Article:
Background: The current study was designed to examine whether a combination of three nutrients, consisting of beta-hydroxy-beta-methylbutyrate (HMB), a metabolite of leucine, L-glutamine (Gln) and L-arginine (Arg), each of which has been previously shown to slow muscle proteolysis, could synergistically alter the course of muscle wasting in patients with established acquired immunodeficiency syndrome (AIDS).
Methods: Sixty-eight human immunodeficiency virus (HIV)-infected patients with a documented weight loss of at least 5% in the previous 3 months were recruited from the HIV clinic at Nassau County Medical Center. The subjects were randomly assigned in a double-blind fashion to receive either placebo containing maltodextrin or the nutrient mixture (HMB/Arg/Gln) containing 3 g HMB, 14 g L-glutamine, and 14 g L-arginine given in two divided doses daily for 8 weeks. Body weights (BW) were recorded weekly and lean body mass (LBM) and fat mass (FM) were measured by air displacement plethysmography and by a single computerized tomography (CT) slice through the thigh at 0, 4, and 8 weeks.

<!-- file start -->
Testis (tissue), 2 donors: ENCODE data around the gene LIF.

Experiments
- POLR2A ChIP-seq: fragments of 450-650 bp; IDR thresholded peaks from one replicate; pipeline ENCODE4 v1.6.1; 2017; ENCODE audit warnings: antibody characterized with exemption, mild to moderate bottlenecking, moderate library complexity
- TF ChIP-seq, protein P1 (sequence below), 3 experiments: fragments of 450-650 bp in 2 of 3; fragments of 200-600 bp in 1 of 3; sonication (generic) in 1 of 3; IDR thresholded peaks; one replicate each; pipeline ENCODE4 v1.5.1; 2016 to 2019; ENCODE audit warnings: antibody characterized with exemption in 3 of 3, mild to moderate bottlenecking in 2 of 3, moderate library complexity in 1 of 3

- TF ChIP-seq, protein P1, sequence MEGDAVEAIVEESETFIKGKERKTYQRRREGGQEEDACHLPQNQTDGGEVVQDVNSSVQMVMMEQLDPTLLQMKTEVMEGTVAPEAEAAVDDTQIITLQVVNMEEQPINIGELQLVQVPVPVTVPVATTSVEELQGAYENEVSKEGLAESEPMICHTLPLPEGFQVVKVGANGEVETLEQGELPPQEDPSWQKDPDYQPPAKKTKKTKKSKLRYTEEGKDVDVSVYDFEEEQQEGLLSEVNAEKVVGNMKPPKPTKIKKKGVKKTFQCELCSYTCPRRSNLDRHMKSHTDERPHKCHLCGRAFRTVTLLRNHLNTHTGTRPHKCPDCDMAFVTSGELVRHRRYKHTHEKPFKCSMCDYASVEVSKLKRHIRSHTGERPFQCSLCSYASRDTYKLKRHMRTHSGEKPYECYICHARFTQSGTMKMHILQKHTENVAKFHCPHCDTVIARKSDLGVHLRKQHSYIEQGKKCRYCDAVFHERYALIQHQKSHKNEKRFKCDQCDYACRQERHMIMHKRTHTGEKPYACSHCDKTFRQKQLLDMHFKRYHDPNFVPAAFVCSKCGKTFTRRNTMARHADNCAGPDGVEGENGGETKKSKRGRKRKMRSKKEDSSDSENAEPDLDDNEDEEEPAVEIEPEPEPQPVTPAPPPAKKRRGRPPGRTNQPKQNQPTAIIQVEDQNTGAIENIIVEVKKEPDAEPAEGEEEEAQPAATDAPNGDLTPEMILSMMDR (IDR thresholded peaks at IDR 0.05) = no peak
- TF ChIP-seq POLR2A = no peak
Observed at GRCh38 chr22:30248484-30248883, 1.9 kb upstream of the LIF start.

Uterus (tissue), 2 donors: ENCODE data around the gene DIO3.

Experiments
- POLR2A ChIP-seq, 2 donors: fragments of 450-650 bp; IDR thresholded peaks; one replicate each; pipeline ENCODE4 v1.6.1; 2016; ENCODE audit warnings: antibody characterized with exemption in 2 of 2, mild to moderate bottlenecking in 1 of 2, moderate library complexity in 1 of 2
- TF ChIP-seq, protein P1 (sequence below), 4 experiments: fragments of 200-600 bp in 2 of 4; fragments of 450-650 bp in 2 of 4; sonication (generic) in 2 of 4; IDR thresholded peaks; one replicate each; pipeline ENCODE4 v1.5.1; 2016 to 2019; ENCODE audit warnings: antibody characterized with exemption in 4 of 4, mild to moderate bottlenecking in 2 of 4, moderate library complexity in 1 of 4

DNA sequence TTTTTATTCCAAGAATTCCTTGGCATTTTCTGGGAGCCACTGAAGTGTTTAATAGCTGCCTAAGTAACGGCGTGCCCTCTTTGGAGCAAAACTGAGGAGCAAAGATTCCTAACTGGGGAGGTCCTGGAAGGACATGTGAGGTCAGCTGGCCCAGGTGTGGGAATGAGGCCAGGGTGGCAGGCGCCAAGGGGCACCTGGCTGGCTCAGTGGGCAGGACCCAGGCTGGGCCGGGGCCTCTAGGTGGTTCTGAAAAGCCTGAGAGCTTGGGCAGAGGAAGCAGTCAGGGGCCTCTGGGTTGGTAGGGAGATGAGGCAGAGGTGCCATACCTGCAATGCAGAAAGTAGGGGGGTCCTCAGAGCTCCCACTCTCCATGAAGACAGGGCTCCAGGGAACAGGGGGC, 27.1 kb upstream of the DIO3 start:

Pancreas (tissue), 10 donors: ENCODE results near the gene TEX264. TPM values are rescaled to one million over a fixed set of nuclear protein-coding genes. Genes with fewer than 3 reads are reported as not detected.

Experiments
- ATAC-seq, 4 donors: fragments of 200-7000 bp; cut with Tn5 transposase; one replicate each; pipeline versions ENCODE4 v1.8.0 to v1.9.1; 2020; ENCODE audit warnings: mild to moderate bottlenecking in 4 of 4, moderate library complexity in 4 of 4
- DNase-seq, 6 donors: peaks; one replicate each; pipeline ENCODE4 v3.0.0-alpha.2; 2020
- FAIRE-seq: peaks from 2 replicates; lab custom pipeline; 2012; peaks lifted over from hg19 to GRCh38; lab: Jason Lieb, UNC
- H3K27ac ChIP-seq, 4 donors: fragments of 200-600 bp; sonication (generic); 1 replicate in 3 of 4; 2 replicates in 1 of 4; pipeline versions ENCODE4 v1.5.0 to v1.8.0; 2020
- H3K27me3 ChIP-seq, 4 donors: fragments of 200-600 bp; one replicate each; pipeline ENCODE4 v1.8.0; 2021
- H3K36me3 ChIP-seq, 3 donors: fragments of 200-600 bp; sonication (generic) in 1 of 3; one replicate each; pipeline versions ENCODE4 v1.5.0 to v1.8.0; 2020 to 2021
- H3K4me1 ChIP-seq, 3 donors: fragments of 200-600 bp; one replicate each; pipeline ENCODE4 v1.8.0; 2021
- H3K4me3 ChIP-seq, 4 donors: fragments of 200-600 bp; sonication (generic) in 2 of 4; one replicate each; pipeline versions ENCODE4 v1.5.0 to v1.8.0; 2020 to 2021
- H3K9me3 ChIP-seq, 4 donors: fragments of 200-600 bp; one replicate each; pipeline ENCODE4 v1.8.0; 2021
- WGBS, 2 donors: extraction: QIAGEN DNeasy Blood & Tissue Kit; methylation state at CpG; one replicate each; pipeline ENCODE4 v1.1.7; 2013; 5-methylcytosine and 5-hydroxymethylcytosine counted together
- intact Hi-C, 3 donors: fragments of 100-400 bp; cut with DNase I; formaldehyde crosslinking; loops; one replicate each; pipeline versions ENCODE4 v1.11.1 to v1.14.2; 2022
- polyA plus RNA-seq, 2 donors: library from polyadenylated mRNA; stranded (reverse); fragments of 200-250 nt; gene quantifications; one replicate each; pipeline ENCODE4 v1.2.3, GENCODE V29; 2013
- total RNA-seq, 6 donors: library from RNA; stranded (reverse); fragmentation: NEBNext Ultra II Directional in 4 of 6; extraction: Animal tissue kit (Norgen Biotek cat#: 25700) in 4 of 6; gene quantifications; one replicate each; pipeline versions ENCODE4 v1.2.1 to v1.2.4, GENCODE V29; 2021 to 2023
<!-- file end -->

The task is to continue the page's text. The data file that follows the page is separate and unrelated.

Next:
Results: Forty-three subjects completed the 8-week protocol, (placebo, n = 21; HMB/Arg/Gln, n = 22). At 8 weeks, the subjects consuming the HMB/Arg/Gln mixture gained 3.0 +/- 0.5 kg of BW while those supplemented with the placebo gained 0.37 +/- 0.84 kg (p = .009). The BW gain in the HMB/Arg/Gln-treated subjects was predominantly LBM (2.55 +/- 0.75 kg) compared with the placebo-supplemented subjects who lost lean mass (-0.70 +/- 0.69 kg, p = .003). No significant change in FM gain was observed (0.43 +/- 0.83 kg for the group receiving HMB/Arg/Gln and 1.07 +/- 0.64 kg for the group receiving the placebo, p > .20). Similar percentage changes in muscle mass and fat mass were observed with CT scans. Immune status was also improved as evident by an increase in CD3 and CD8 cells and a decrease in the HIV viral load with HMB/Arg/Gln supplementation.
Conclusions: The data indicate that the HMB/Arg/Gln mixture can markedly alter the course of lean tissue loss in patients with AIDS-associated wasting.